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Starting a new add-on with the AddOnAdmin tool

Mimsy
Booster

I was having some troubles getting started with my add-on, so I checked out this forum which said there should be an application in the tools folder in support called the AddOnAdmin tool. It's not there. I therefore can't get permissions to begin or save anything I write.

This is really frustrating. I checked every folder in the APIDevKit for the AddOnAdmin tool. It is nowhere to be found. I have a developer ID.

 

Am I missing something? Is there a step I skipped?

AC24 Australia | Windows 10 64 bit | IC3D Workstation, 64GB RAM, 4.9GHz i9 core
1 ACCEPTED SOLUTION

Solution

@Mimsy wrote:

Do they mean alter the examples and save copies, which is an action that gets blocked when you try, or do they mean that you DO start a project from scratch, create header files and so on and then copy in the text from one of the examples before you begin altering it?


I don;t know what they mean and I don't think they know either. In practice, I found that neither approach works. Trying to alter a existing example is too confusing because the examples contain too much extraneous material and deleting all of it generally leads to deleting critical functions. Plus, for custom apps, one generally needs to "borrow" from more than one example.  Starting from scratch is too confusing and burdensome for me.

 

I found the best approach is to use the ADDON template which contains all the required functions and just adds a dialog and a user menu. This gets you started. You can later delete the dialog and/or menu or just ignore them.

 

i always start by adding  the utility files  of common.(c/h) (alter cmake to also complie c &h files as cpp %hpp are the default). You can also add in whole cpp & hpp files from the examples if that makes sense. I then use CMAKE (see cmake blog) to configure the vcxprog file for VS 2019. Works well. Then create multiple blank cpp/hpp files in the project in which to cut and paste procedures/function examples from the Developer Examples. Usually that is quicker and less confusing (for me at least).re-direct the menu provided as needed.

Gerry

Windows 10 - Visual Studio 2019; ArchiCAD 25

View solution in original post

4 REPLIES 4

poco2013
Advisor

I agree that for some reason the addon template was removed. However, there are several excellent documentations regarding addons in the developer site blog tab There are several example articles there.

 

AddOn Example 

Gerry

Windows 10 - Visual Studio 2019; ArchiCAD 25

I can see, in the blog and in the API documentation, how to go about writing an add-on with the Developer Kit - once you manage to get started. What I don't understand is that in the API documentation it says (paraphrased) "The suggested way to write an add-on is to use the examples provided rather than starting a project from scratch".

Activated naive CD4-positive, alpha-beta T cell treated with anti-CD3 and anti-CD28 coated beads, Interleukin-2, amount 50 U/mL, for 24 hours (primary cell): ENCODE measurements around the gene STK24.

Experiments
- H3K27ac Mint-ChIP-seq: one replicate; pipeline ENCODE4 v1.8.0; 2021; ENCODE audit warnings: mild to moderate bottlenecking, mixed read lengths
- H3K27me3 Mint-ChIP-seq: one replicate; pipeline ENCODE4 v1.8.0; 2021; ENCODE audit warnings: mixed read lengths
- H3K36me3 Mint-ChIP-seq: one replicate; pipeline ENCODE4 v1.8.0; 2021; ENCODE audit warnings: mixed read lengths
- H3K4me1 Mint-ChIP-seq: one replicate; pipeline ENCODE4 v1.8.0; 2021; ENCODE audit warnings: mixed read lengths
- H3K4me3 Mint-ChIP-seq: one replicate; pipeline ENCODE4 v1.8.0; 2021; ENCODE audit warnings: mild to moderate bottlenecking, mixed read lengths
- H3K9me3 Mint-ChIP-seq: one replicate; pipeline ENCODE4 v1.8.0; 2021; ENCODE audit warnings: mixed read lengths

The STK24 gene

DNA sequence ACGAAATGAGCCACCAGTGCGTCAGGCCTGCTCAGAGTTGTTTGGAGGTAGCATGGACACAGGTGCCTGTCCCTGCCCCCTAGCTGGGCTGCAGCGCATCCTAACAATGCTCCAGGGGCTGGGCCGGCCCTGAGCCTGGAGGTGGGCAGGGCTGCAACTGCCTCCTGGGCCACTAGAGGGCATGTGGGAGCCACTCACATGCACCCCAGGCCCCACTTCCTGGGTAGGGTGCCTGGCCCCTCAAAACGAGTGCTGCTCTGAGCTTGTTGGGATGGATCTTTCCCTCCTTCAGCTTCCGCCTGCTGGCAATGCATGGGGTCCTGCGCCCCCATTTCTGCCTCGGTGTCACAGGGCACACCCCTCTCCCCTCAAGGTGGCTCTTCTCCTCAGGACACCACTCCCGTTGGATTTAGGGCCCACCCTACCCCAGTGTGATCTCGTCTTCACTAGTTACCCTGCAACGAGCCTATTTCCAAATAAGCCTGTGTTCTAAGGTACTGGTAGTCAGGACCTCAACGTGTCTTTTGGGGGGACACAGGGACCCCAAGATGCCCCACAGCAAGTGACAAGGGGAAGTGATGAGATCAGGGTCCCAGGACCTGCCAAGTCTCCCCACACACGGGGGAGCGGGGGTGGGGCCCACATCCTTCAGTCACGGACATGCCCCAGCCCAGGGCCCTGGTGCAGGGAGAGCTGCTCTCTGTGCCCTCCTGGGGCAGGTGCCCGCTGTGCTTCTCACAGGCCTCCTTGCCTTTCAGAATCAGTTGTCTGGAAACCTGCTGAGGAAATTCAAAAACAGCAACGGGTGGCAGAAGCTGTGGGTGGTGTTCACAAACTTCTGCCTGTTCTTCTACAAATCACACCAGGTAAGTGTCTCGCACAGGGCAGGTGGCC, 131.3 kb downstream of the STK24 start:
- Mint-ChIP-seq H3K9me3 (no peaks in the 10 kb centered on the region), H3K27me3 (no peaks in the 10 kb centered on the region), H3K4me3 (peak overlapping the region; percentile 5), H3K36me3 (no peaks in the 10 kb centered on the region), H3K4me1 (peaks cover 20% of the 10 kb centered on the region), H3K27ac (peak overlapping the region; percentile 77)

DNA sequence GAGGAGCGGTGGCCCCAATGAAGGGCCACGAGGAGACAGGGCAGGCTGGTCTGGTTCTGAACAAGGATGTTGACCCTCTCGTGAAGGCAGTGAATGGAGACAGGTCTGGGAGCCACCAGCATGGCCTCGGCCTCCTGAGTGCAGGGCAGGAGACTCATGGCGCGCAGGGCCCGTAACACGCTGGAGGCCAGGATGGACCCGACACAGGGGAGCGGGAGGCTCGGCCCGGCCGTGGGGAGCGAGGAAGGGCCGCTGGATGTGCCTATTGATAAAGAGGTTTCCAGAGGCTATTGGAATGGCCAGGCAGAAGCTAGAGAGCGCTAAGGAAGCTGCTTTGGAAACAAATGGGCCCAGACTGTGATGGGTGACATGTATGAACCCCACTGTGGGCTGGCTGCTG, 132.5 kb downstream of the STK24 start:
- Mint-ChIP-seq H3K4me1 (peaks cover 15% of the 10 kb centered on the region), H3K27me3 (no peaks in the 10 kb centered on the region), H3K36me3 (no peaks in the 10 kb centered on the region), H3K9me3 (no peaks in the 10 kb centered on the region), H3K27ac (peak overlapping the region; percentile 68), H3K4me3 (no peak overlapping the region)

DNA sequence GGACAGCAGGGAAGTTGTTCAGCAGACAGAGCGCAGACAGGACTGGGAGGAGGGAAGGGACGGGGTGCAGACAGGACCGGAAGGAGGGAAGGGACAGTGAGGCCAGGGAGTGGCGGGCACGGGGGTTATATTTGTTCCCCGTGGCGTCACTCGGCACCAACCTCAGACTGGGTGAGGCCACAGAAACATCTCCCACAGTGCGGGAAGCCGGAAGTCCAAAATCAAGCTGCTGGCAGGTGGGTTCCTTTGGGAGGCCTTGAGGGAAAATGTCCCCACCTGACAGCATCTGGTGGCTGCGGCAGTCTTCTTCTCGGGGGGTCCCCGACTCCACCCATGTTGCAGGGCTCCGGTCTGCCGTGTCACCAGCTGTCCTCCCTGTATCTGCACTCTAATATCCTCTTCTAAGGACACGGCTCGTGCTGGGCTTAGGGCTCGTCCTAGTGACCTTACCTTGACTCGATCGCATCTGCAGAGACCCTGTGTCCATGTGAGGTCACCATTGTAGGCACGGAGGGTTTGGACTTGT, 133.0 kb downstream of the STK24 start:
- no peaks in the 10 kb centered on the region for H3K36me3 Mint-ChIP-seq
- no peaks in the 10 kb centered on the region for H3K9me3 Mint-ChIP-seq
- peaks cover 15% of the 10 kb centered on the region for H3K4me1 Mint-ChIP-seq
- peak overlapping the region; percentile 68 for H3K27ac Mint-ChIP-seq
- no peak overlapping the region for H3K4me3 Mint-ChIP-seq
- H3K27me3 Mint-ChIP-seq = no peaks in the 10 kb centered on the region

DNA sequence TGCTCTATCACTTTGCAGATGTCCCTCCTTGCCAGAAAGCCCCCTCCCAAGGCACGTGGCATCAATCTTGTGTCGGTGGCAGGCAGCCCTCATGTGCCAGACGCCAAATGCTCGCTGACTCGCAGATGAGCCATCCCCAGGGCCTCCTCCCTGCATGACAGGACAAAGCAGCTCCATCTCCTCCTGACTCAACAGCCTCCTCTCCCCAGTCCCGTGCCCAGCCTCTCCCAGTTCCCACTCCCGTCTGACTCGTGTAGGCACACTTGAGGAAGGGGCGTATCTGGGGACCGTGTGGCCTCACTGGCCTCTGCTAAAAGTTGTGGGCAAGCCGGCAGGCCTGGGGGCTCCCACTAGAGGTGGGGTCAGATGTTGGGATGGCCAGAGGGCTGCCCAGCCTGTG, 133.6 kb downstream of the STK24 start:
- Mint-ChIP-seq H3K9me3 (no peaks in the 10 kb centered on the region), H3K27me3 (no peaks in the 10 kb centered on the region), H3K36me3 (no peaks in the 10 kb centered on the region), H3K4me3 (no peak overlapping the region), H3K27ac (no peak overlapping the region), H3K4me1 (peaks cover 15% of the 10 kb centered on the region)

Do they mean alter the examples and save copies, which is an action that gets blocked when you try, or do they mean that you DO start a project from scratch, create header files and so on and then copy in the text from one of the examples before you begin altering it?

AC24 Australia | Windows 10 64 bit | IC3D Workstation, 64GB RAM, 4.9GHz i9 core

Solution

@Mimsy wrote:

Do they mean alter the examples and save copies, which is an action that gets blocked when you try, or do they mean that you DO start a project from scratch, create header files and so on and then copy in the text from one of the examples before you begin altering it?


I don;t know what they mean and I don't think they know either. In practice, I found that neither approach works. Trying to alter a existing example is too confusing because the examples contain too much extraneous material and deleting all of it generally leads to deleting critical functions. Plus, for custom apps, one generally needs to "borrow" from more than one example.  Starting from scratch is too confusing and burdensome for me.

 

I found the best approach is to use the ADDON template which contains all the required functions and just adds a dialog and a user menu. This gets you started. You can later delete the dialog and/or menu or just ignore them.

 

i always start by adding  the utility files  of common.(c/h) (alter cmake to also complie c &h files as cpp %hpp are the default). You can also add in whole cpp & hpp files from the examples if that makes sense. I then use CMAKE (see cmake blog) to configure the vcxprog file for VS 2019. Works well. Then create multiple blank cpp/hpp files in the project in which to cut and paste procedures/function examples from the Developer Examples. Usually that is quicker and less confusing (for me at least).re-direct the menu provided as needed.

Gerry

Windows 10 - Visual Studio 2019; ArchiCAD 25

View solution in original post

Thanks! That's really helpful. I'll get started.

AC24 Australia | Windows 10 64 bit | IC3D Workstation, 64GB RAM, 4.9GHz i9 core

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